The emails further revealed that Dina Blaes, the chief administrative officer at Exoro Group and a volunteer on McAdams' team, had taken over the campaign accounting from Miller. In doing so, she said she discovered irregularities in McAdams' campaign finances.

McAdams wanted to know why Miller had reimbursed himself with a $24,000 check. “From my perspective it looks like $24,385 was paid to you that needs to be reimbursed.” When Miller agreed that was the case, McAdams’ anger quickly became apparent. “That's very disappointing to me. You said to me you feel like you deserve better from me. I deserve better than this. I believe this is dishonest.” Donald Dunn expressed equal dismay. “I mean Justin, sloppiness is one thing, stealing is another.”

While both Dunn and McAdams said they wished it was simply a matter of Miller's poor accounting skills, Dunn told Miller that just totaling several checks Miller had made out to himself, which he could not easily explain, came out to over $30,000. “Given the fact that you've just admitted $24,388 and 45 cents that you know you need to repay the campaign, it leads me to believe what else needs to repaid, what other things have maybe intended to pay back,” Dunn asked.

But Miller seemed unable even to provide documentation to the two men relating to what the money had been spent on. After volunteer treasurer Blaes had repeatedly sought campaign finance information from Miller, Dunn said, the files he had sent over were corrupted and the box of receipts had only empty envelopes. Miller had told Blaes the receipts had been recycled, Dunn said at the meeting.

When Dunn pushed Miller on having stolen from the campaign, Miller first disputed the characterization, then declined to discuss it with Dunn. McAdams asked him to discuss it with him. “You said I owe you more, and you said this knowing you'd written yourself $30,000 worth of checks,” McAdams told Miller.

Miller blithely responded, “I'm happy to produce documentation on them, where they exist, and it's easily verifiable.” While he repeatedly dismissed Dunn as somehow unworthy of an answer to his questions, he struggled to answer McAdams charges that he had not only betrayed his trust but that he had placed the mayor in a perilous position.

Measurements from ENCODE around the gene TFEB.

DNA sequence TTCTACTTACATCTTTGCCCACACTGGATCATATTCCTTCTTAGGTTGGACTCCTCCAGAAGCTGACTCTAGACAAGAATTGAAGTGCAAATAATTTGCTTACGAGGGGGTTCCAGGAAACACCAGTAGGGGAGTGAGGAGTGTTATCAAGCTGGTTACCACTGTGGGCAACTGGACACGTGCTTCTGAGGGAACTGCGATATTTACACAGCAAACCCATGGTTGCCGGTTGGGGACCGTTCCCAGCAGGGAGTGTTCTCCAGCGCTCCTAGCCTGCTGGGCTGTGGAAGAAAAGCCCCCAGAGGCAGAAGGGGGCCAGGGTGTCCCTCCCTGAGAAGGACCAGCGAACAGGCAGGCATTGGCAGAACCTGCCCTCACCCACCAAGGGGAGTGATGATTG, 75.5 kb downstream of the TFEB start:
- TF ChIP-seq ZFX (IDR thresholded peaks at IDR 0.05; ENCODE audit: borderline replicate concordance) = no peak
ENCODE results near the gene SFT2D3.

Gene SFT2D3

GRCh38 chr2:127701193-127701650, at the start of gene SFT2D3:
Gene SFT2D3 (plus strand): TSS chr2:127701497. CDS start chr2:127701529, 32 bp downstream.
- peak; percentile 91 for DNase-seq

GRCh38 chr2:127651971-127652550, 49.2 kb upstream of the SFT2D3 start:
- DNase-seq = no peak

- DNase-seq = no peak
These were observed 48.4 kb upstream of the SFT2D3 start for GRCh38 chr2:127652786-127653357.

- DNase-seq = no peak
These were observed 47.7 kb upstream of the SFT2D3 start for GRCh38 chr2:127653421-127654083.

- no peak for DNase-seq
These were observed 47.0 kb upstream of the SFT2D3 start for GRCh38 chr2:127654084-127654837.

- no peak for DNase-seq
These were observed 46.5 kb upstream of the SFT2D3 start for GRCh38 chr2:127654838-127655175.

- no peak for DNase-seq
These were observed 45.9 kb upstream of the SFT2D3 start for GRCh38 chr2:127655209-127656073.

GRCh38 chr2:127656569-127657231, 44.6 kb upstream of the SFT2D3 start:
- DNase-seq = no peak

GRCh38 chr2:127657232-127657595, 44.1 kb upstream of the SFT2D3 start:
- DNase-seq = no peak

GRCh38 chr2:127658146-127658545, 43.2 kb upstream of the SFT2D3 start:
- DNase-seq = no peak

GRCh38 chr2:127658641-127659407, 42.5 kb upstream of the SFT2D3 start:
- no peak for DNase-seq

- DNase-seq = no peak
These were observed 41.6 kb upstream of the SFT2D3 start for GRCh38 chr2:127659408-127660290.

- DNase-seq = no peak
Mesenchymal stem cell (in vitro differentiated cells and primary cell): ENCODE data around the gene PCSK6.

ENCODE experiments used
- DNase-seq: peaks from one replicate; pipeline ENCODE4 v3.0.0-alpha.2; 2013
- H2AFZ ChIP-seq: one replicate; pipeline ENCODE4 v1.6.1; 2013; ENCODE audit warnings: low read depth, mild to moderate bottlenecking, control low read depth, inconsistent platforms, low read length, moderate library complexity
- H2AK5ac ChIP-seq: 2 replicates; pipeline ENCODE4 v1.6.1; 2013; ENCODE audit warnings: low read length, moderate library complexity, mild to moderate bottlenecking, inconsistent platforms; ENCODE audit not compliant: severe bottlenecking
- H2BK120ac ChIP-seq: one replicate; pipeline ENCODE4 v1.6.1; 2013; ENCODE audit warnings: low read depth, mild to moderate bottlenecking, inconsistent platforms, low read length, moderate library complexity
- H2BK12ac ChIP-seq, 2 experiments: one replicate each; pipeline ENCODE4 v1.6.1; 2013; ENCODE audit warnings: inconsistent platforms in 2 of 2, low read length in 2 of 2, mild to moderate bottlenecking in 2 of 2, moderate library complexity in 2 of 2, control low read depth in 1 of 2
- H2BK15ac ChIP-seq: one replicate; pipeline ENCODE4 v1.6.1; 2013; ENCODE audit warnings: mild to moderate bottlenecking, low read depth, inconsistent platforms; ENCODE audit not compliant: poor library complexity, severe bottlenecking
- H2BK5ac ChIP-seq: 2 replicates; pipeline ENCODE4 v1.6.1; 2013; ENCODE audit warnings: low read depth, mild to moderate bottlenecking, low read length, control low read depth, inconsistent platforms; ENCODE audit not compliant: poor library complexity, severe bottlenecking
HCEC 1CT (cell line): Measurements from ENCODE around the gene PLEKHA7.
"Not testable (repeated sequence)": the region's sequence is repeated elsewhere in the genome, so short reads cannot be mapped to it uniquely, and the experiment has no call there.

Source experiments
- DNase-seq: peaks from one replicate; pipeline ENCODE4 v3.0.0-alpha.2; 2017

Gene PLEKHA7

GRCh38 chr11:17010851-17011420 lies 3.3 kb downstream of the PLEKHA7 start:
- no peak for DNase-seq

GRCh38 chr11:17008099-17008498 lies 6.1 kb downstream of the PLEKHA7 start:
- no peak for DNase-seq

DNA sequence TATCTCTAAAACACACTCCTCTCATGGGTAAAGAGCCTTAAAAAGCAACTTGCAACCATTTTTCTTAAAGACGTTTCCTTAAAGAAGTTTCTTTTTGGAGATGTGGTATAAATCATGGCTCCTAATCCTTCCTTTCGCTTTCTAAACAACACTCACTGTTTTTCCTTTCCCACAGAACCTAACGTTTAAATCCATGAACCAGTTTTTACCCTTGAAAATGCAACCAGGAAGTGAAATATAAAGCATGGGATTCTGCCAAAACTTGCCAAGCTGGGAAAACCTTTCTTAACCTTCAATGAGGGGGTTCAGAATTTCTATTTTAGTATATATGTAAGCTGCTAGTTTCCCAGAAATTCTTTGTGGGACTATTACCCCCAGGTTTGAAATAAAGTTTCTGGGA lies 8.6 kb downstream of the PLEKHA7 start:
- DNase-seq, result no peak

“What would have happened come January 1 that I'm signing a report you know is fraudulent,” McAdams asked him, meaning that if he had not asked for the books, his campaign filing would have included $30,000 in missing funds, if not more.

“I wouldn't have put you in that spot,” Miller replied.

“You've put me in that spot,” McAdams said.

Dunn urged Miller to come clean about anything else he had done, but all Miller would say was he “would own up to one as a mistake, the others are easy [explain].”

Dunn's disbelief at Miller's actions spilled over into words. “I've been invested in you from the beginning and for you to look at me across this table and say I'm not going to go into this with you … fair enough, fair enough, but I have to say you have done something so unbelievably stupid, incredibly stupid, you put yourself at risk, you've put the mayor at risk, you've put all of us who have been involved in the campaign from the beginning at risk, and to be so selfish is unbelievable.”

Exasperated, McAdams told Miller he wanted either the receipts for the campaign expenditures or he wanted the missing cash, and either way, it all had to add up to zero.

Miller, to the other two men's disbelief, then asked for an apology from McAdams “for all these accusations.”

McAdams refused. “You're not getting an apology. At the very least, Justin, I have good reason to believe you've embezzled $24,000.” Then he added, “You think that I owe you more, bullshit.”